Hexanchus


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Related to Hexanchus: Bluntnose sixgill shark
ThesaurusAntonymsRelated WordsSynonymsLegend:
Noun1.Hexanchus - a genus of HexanchidaeHexanchus - a genus of Hexanchidae    
fish genus - any of various genus of fish
family Hexanchidae, Hexanchidae - primitive sharks
cow shark, Hexanchus griseus, six-gilled shark - large primitive shark widely distributed in warm seas
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References in periodicals archive ?
Most came from the mega-shark, but several smaller teeth were also found from the sixgill shark (Hexanchus), which still exists today.
Reaching up to 15 feet long, the bluntnose sixgill shark (Hexanchus griseus) is one of the largest sharks in the world, but uncommon in the area.
The bluntnose sixgill shark, Hexanchus griseus, is the only species of the genus Hexanchus recorded in the Mexican Pacific (Compagno, 1984; Fischer et al., 1995).
The shark - hexanchus griseus in Latin - spends much of its time in deep water and as a result has very little interaction with humans, with only one reported attack in 500 years.
Preliminary study on the use of neural arches in the age determination of bluntnose sixgill sharks (Hexanchus griseus).
bifrons, Dimya pamplonensis and indeterminate ostreoids, the barnacle Arcoscalpellum sp., echinoid spines and test fragments (Cidaridae and others), asteroid ossicles, and the chondrichthyans Hexanchus agassizi, Macrorhizodus praecursor, Anomotodon sp.
(5.) These sharks are the primitive species Hexanchus griseus, the six-gilled or cow shark, its Cuban common name tiburdn canabota.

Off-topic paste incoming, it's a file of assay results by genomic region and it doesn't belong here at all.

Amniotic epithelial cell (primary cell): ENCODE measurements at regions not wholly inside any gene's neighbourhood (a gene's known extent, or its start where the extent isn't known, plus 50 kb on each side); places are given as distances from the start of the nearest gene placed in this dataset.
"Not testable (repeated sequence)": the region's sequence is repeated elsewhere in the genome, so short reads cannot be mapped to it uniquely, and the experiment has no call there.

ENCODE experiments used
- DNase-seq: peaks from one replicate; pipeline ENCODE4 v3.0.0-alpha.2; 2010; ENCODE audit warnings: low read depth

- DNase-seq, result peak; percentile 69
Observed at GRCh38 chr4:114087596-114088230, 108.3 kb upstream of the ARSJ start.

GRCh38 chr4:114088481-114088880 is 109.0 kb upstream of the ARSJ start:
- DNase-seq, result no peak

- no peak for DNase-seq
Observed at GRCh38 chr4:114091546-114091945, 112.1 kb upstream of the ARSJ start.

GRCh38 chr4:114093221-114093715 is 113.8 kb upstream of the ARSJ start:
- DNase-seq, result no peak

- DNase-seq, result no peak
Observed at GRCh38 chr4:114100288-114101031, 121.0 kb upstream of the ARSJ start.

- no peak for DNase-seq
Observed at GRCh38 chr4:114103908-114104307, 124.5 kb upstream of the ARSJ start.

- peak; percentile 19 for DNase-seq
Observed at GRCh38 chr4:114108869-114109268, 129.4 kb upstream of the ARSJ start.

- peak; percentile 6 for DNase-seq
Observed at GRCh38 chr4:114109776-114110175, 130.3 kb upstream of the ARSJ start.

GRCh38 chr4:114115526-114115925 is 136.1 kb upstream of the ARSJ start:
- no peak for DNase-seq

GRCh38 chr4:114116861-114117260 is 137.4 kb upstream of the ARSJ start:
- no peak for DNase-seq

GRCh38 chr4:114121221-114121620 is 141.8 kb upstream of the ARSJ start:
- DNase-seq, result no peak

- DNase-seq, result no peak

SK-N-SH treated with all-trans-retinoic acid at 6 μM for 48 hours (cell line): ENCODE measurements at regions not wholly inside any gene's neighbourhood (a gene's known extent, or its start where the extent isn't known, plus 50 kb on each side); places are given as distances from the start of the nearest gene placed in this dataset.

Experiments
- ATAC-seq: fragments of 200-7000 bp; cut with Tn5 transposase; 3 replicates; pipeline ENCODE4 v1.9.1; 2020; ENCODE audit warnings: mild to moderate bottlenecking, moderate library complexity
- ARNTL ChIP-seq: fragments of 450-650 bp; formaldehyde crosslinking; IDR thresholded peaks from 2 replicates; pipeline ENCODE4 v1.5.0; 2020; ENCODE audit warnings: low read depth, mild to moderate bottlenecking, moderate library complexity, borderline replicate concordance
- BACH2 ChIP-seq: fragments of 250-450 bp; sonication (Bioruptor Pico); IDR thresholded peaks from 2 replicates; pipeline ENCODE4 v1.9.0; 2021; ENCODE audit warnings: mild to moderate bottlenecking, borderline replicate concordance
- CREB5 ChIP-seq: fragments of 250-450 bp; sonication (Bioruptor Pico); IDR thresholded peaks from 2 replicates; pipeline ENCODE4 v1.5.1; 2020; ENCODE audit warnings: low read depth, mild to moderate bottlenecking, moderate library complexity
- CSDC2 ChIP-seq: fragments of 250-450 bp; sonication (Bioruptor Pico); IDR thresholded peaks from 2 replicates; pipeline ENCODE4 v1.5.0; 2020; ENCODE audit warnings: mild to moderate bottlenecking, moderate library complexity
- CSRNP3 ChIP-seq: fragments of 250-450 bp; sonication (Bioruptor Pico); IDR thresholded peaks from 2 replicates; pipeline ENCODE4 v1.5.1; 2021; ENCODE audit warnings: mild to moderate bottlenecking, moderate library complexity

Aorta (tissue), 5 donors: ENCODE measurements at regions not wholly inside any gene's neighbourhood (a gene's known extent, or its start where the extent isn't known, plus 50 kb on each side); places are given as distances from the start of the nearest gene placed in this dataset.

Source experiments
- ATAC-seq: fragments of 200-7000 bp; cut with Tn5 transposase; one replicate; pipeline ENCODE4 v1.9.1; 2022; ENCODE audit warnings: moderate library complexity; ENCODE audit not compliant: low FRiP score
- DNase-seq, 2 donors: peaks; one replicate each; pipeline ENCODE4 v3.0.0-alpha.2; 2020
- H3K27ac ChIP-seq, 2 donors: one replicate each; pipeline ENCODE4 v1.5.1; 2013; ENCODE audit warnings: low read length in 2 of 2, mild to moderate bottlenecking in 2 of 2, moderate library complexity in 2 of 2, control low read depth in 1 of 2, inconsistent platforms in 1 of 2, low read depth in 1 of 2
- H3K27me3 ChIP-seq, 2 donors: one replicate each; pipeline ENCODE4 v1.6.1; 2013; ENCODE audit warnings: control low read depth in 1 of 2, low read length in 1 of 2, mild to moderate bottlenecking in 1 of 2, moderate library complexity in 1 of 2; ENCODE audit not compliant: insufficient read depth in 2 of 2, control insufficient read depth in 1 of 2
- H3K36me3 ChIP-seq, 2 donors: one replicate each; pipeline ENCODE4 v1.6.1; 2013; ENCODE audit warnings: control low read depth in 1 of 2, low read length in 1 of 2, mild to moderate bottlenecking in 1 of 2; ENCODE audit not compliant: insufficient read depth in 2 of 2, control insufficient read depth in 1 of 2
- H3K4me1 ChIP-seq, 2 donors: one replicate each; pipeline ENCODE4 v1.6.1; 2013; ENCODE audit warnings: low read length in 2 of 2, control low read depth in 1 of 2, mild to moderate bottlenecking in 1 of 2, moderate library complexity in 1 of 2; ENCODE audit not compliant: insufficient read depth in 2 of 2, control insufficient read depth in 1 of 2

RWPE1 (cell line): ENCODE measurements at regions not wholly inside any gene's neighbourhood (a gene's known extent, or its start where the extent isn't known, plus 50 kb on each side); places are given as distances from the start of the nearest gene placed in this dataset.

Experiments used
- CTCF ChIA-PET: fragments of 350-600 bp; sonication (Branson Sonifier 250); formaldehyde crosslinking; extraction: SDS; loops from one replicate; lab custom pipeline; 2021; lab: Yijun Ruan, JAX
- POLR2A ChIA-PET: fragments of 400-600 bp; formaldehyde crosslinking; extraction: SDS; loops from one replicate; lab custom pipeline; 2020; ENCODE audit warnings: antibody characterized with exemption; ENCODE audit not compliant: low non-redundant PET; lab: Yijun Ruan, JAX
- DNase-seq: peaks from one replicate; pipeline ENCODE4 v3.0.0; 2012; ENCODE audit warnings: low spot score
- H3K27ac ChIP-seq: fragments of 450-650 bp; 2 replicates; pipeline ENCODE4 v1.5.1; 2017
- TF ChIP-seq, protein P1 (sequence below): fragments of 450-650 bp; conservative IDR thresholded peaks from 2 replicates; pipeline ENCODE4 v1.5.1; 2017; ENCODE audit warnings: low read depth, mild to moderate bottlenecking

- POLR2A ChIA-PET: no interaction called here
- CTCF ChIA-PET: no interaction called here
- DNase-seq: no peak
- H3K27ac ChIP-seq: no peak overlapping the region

_: Abstract.- The first records of the bluntnose sixgill shark Hexanchus grisues and the bramble shark Echinorhinus brucus from southern Oman are reported.
Demersal fish species in Puget Sound are consumed by elasmobranchs, such as Spiny Dogfish (Squalus acanthias) and Bluntnose Sixgill Shark (Hexanchus griseus), and marine mammals, such as the harbor seal (Phoca vitulina; Bromaghin et al., 2013; Howard et al., 2013) and California sea lion (Zalophus californianus), but we are unaware of any abrupt changes in predator densities in Port Madison to explain these patterns.
The bluntnose sixgill shark (Hexanchus griseus) has small and narrow upper teeth having a curved cusp and zero to four small cusplets, and large saw-like lower teeth with a cusp and four to seven cusplets gradually decreasing in height (in adults the cusp becomes larger, while in young it is only slightly larger than the first cusplet); the tooth at the symphysis is very different in shape, being narrower and having a cusp without cusplets with strongly serrated margins.
En los muestreos realizados se reportaron Mustelus canis, Hexanchus nakamurai y Squalus cubensis, por primera vez para las pesquerias deportivas de la region noroccidental de Cuba.